Champon (ちゃんぽん Chanpon?), also known as Chanpon, is a noodle dish that is a regional cuisine of Nagasaki. There are different versions in Japan, Korea and China. The dish was, inspired from the cuisine of China. Champon is made by frying pork, seafood and vegetables with lard; a soup made with chicken and pig bones is then added. Ramen noodles made especially for champon are added and then boiled. Unlike other ramen dishes, only one pan is needed as the noodles are boiled in the soup. Depending on the season and the situation, the ingredients differ. Hence the taste and style may depend on the location and time of year.
Although Nagasaki Champon is the most well-known rendition, there are other variations found in Japan. Ankake no Champon is a soy-sauce based variant found in Tottori, Shimane Prefectures, as well as the city of Amagasaki in Hyōgo Prefecture. In the city of Akita, a version with miso broth is served, with the soup filling to the bowl almost to the point of overflowing.
In Okinawa, Champon is a rice dish where assorted vegetables, thinly-sliced meat (pork, luncheon meat or corned beef hash) and scrambled egg are fried and served on top of rice.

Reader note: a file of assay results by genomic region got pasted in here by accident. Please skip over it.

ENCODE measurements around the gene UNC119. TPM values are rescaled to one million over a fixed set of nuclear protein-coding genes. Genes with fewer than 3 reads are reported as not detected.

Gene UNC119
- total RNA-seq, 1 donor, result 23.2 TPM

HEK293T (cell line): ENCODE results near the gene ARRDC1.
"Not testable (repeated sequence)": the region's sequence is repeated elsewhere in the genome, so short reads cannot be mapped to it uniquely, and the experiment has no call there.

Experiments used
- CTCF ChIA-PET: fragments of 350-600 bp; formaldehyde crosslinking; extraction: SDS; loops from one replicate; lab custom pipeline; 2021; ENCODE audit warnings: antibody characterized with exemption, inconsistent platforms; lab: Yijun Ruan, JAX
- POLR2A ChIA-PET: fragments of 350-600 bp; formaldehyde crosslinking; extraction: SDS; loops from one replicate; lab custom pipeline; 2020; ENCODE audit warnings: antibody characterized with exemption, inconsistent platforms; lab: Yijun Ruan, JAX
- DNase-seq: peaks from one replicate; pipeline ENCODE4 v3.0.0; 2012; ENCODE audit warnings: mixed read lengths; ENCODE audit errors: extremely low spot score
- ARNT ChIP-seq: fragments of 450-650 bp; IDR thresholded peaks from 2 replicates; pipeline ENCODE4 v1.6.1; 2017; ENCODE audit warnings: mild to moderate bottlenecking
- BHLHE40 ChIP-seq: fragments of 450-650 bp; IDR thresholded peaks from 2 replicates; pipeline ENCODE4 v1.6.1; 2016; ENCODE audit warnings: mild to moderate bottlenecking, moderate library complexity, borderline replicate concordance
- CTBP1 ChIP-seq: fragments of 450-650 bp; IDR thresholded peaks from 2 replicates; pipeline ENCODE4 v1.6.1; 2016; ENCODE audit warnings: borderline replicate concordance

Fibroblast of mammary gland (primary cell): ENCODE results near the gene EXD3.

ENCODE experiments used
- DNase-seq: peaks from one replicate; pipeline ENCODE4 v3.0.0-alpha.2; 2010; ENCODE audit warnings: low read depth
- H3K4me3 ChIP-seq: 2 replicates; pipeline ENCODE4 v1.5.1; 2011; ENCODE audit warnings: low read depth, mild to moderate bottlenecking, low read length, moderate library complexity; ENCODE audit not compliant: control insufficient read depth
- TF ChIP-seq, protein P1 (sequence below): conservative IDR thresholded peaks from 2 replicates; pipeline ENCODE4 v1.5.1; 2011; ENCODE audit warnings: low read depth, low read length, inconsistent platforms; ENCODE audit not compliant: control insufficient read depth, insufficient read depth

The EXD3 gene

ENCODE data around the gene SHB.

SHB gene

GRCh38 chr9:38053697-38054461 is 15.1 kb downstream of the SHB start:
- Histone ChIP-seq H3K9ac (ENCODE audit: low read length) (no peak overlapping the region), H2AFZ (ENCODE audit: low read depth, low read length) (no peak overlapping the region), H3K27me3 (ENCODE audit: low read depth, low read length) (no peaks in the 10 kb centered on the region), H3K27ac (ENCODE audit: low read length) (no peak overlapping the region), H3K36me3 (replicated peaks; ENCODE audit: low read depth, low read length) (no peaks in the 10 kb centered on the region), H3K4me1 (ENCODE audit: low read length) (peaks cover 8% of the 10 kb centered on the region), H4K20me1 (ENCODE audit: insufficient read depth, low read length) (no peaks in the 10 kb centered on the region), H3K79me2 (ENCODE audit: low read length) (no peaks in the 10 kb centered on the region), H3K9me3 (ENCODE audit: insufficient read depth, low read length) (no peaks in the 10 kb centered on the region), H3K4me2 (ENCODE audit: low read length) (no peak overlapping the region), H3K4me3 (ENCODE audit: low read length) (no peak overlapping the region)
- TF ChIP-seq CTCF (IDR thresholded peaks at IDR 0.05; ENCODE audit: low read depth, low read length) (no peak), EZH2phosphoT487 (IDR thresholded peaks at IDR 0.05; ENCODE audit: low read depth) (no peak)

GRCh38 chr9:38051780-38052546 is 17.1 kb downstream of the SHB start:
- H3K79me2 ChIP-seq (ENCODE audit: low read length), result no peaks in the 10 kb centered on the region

The Korean Jjamppong is a similar noodle dish with a spicy seafood broth.
Champon was first served by Shikairō (四海楼?), a Chinese restaurant in Nagasaki. According to the restaurant, it was based on a dish in Fujian cuisine, tonniishiimen (湯肉絲麵?). In the middle of the Meiji period, the owner saw a need for a cheap, filling meal that suited the palates of hundreds of Chinese students who came to Japan for school. Nowadays, champon is a popular specialty food (or meibutsu) of Nagasaki.
|Look up champon or ちゃんぽん in Wiktionary, the free dictionary.|
There are several theories as to the origin of the word champon. Its current definition is "to mix a variety of things." One theory is that it was derived from the Hokkien word chia̍h-pn̄g (食飯), which means "to eat a meal". Another theory is that the word was derived from the word campur Malay or Indonesian, meaning mixed (see Nasi campur).
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